Result of Table 5 shows that there is significant difference in yield related characters of fruits for all the pepper accessions. Bawa pepper produced the best fruit weight, fruit length and fruit width followed by Tatase, while Ata ibile was the least. The yield performance from the harvested pepper accessions are also shown in Figure 1.

Table 2. Mean Performance of pepper under different treatment for six agronomic characters.

Mean with the same value in the same column are not significantly different P > 0.05.

Table 3. Mean Performance for different accession of pepper for six agronomic characters.

Mean with the same value in the same column are not significantly different P > 0.05.

Table 4. Mean performance of pepper accession under different days after transplanting for six agronomic characters.

Mean with the same value in the same column are not significantly different P > 0.05. DAT = Days after Transplant.

Table 5. Mean performance of pepper accessions for yield of fruit related characters.

Mean with the same value in the same column are not significantly different P > 0.05.

Habanero pepper (ata rodo)

Bell pepper (tatase)

Thai pepper (Ata Ibile)

Cherry pepper (bawa)

Figure 1.The yield performance of harvested pepper accessions.

The mean interactive effects of Accession × Treatment × Days After Transplant (A × T × D) is shown in Table 6. The accession, treatment, days after transplant and AxT interaction were highly significant (P < 0.01) for most of the agronomic characters, but nonsignificant for leaf length and number of branches at accession level, number of branches at treatment level and stem girth at accession × treatment level of interaction (Table 6). At the level of accession × DAT interaction, the leaf width and the stem girth were significant P < 0.05), number of leaves and number of branches per plant were highly significant (P < 0.01), while plant height and leaf length were non-significant. This indicates that plant height and leaf length were not determined by the interaction of accession × DAT. Again, only leaf width was non-significant at treatment × DAT interaction. This shows that this interaction is a determinant factor for the performance of other agronomic characters apart from leaf width. Whereas, at the second level of accession × treatment × DAT, the number of leaves per plant stem girth, and number of branches were highly significant and determined by this interaction (Table 6).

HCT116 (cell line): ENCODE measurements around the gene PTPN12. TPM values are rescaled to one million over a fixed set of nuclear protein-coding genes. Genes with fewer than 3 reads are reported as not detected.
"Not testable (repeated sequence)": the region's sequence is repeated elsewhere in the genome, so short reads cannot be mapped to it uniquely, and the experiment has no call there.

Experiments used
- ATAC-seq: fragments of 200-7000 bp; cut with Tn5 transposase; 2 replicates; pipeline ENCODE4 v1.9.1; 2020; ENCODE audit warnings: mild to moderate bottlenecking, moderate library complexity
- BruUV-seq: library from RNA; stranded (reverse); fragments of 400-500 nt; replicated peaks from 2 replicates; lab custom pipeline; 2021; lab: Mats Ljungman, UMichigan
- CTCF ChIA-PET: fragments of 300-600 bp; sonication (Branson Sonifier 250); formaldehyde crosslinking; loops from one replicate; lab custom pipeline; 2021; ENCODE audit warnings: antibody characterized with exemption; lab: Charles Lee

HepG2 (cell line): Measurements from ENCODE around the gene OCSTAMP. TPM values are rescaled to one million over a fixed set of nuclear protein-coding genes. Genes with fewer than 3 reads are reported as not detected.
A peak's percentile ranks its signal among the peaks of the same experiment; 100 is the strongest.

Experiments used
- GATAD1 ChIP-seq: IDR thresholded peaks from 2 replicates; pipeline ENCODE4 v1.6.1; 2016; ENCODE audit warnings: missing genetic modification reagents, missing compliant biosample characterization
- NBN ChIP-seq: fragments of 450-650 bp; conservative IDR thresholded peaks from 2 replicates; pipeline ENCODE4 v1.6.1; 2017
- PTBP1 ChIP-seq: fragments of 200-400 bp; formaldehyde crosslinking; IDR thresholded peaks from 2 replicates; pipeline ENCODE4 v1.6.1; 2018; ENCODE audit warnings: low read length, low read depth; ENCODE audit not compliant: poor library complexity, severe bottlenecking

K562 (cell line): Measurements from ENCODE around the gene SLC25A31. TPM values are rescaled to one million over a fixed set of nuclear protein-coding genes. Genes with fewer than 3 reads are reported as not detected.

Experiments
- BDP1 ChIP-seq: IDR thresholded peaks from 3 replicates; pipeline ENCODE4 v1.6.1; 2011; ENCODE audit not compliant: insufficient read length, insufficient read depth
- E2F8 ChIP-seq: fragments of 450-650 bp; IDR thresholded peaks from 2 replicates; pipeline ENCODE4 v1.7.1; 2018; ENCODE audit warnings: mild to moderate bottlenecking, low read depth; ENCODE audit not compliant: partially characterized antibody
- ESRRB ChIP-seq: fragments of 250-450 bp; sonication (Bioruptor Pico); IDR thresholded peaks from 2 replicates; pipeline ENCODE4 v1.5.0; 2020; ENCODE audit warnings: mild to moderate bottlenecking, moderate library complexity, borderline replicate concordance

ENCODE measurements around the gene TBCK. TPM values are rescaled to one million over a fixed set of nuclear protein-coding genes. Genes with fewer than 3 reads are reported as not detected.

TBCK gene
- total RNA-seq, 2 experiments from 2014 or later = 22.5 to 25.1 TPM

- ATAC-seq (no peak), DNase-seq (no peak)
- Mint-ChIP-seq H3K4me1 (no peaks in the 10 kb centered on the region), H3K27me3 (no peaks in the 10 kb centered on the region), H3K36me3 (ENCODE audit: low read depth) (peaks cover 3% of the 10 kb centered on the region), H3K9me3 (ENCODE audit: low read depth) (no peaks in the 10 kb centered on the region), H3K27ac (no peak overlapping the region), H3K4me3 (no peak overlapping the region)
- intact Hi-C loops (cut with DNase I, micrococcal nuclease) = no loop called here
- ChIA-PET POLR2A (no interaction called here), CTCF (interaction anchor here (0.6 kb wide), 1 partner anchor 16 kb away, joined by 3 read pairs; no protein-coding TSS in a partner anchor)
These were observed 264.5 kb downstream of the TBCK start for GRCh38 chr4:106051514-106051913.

Result of Table 7 shows the correlation coefficient among five agronomic characters in pepper. The number of leaves per plant is positive and significantly correlated with plant height (r = 0.516; P < 0.05), leaf width (r = 0.523), leaf length (r = 0.374) and highly significant with number of branches (r = 0.836; P < 0.01), but negative and non-significant with stem girth (r = −0.103).